Who said the Church was after immigrants money? I don't see that in this thread. The Church is financially dependent upon small contributions from persons in its 'flock' for cash flow. It has sold off some of its billions of dollars in real estate assets, but it still needs cash to operate at a local level. There is no evil in that. Any local religious organization needs it.. Parishoners, followers, or whatever you want to call them support their local religious institutions. Meeting economic necessities is not evil. The Church needs to replace the money lost by attrition so it can operate locally. Its opportunity to do that is in Catholics who live in the shadows because they are undocumented. Those people are faithful believers who will help the Church reverse its economic decline when they become economically stable legals. The idea of abortion and euthanasia for economic gain were brought up only by you. You seem to think a good defense is an unrealistic offense. No one has attacked the Church for its position. It's motivation and record have been challenged by some, including me. The argument we get back is to be called names and accused of Church hating. Sad! If the Church disbanded Catholic Charities it would lose millions, because those Charities have made more revenue than they cost in expense. Please get your knowledge base perfected. You will never convince a person with facts to abandon them and adopt your feelings. We can only weigh your facts. Pace!
Maria Deszcz-Pan February 22, 2013 at 07:39 AM
Facts? - here http://en.wikipedia.org/wiki/Catholic_Charities "90 cents of every dollar donated to Catholic Charities agencies goes directly to program" This means that with the revenue of 3.83 billion (3.83x10**9) 10% goes to operating cost (3.83x10**8). With 63000 employees it is about $6000 a year per employee, even if they do not have an office ....big money making machine!
Kim February 22, 2013 at 12:23 PM
Thank you Maria! Richard goes on and on bloviating and trying to sound really smart. Blah blah blah. He makes a point and then denies it. Guys like Kevin are enamored! Kevin basically calls me ignorant without knowing me. The guys love ganging up on the girl. They bite, but don't like getting bit back. We are just supposed to be in awe of thier wisdom! Richard has yet to give a good reason for the church needing to increase it's flock by adding illegal immigrants.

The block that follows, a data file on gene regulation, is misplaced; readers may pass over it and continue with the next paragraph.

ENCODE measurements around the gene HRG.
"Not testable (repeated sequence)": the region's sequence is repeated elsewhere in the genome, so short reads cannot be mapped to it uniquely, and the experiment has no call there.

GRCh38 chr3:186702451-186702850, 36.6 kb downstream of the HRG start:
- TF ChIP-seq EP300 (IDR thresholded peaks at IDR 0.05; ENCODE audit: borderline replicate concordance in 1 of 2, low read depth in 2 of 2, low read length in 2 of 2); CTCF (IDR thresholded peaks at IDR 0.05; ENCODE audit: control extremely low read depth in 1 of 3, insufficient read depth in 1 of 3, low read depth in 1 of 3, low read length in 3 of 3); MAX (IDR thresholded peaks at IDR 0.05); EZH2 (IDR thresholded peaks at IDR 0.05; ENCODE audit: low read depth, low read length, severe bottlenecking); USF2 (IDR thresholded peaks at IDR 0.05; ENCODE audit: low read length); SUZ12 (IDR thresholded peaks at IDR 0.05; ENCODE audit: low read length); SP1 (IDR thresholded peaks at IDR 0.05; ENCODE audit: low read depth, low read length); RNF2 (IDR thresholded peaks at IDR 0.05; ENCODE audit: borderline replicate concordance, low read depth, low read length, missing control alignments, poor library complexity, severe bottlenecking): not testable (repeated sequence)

Kim February 22, 2013 at 12:33 PM
Richard, btw...I think the term you are looking for is....projection! You really are soooo impressed with yourself aren't you?
Richard Weisgrau February 22, 2013 at 02:28 PM
That confirms what I wrote. The Church makes money on it. That's good. It has to do so to be able to sustain its operating costs. That's a reality for any nonprofit organization. Nothing wrong with it. Great to read that the Charity is operating at such a low percentage of revenue. It is lower than many, many other charities,
Richard Weisgrau February 22, 2013 at 02:31 PM
Kim, no I got over my own capabilities and deficiencies by the time I was 50.
Richard Weisgrau February 22, 2013 at 02:38 PM
Kim, I think the reason is that the Church is being forced to close schools and churches, merge parishes, and sell property to stay solvent. It does not have enough followers to support all that it built over centuries. I have not denied any point I have made. I have only responded to others who have either made a comment I feel differently about or to clarify a readers written misinterpretation of my comments. I too think that Maria shed some good facts on this matter. I am glad she did. As for your insulting comments, I just ignore them. The are not worthy of a reply.
Roger M February 22, 2013 at 03:45 PM
blither cadences riverrun idiocy, enstine einstein difference what?
Version February 22, 2013 at 04:10 PM
Claty Oneill, I saw this the other night on TV and was blown away at want I was hearing, agree with you 100% on this one. It is sad!!
Maria Deszcz-Pan February 23, 2013 at 06:22 AM
Kim and Richard, thanks for your responses - I was angered by constant attacks on the Church I love and respect for her unpopular teachings that defend the humanity in all of us and the rights of the most vulnerable. Enjoy your weekend.
Kim February 23, 2013 at 07:47 PM
Maria, Have a good weekend! I stopped commenting because Richard has a real chip on his shoulder when it comes to the Catholic Church. He was blasting them on another stream with the healthcare bill as well. He is Mr. Know It All!
Bill February 23, 2013 at 08:36 PM
The Catholic Church is the largest private provider of care to HIV AIDS patients in the world according to Wiki. Much of the Church's aid effort is concentrated in developing nations - in Africa, Asia, and Latin America.[4] According to PBS news, in 2011, there were "117,000 Catholic medical facilities, from clinics in the deepest jungle to large urban hospitals in the developing world, that are involved in treating both people that are already infected with AIDS and trying to prevent the transmission to at-risk populations". So using the logic above, If the immigrants come here, then their dollar that went into the collection basket at home isn't going to the jungles were they came from to help AIDS victims. Right? Now I don't advocate wiki as a source, but they actual did a nice job with this. https://en.wikipedia.org/wiki/Catholic_Church_and_AIDS I heard that the RC Church contributes 40% of every dollar spent on AIDS. From research to care, but I couldn't find it. Searching the web has certainly changed recently (white washing articles etc...) I guess the church is on the hit list as well.